The purpose of this article is to explain the differences between the two types of modality: deontic and epistemic.
Deontic modality refers to possible worlds where an agent performs an action. For example, if I say “I can speak French”, then I am talking about a possible world where I speak French. Similarly, if I say “I could have been a doctor”, then I am talking about a different possible world where I am a doctor but also that I did not become one.
In both cases, the agent has not actually performed the action in question (speaking French or becoming a doctor) but it is still possible for him to do so. Epistemic modality in contrast refers to beliefs or knowledge claims rather than actions. For example, when someone says “I know that she is dancing” they are referring to their belief that she is dancing even though we might be mistaken about this fact (she may not be dancing after all).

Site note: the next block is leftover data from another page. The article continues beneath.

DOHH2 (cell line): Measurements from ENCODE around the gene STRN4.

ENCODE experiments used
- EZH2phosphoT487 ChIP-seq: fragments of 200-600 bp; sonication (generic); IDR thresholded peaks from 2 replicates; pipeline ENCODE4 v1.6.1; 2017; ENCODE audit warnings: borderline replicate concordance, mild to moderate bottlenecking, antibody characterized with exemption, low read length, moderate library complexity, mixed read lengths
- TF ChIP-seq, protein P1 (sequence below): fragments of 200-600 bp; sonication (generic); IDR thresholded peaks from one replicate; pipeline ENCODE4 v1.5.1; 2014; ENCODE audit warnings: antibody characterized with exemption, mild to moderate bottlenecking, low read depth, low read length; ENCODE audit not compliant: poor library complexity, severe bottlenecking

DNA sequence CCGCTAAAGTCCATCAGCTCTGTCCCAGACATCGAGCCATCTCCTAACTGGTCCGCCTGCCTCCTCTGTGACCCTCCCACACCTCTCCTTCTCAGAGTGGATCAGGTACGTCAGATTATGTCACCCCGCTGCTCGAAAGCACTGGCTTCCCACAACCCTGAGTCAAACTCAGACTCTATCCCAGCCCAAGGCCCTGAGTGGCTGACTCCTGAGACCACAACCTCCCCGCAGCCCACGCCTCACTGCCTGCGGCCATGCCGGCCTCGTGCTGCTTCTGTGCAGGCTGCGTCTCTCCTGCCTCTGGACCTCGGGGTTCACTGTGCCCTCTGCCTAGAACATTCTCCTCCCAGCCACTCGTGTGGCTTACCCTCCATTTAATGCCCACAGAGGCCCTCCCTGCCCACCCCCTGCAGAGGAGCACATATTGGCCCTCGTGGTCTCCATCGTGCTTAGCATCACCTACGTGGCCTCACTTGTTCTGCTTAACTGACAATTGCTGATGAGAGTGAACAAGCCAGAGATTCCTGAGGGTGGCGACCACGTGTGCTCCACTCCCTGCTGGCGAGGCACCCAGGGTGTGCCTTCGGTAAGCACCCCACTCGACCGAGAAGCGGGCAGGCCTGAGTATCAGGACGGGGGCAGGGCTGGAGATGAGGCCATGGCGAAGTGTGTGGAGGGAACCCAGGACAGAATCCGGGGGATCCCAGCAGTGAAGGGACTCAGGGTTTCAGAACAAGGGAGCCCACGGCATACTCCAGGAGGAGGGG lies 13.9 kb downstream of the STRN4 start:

The reason why these two meanings are often conflated is that there are cases where they overlap such as when we say “She could have danced better” or “She will dance better next time” These statements.
Last modified: September 6, 2022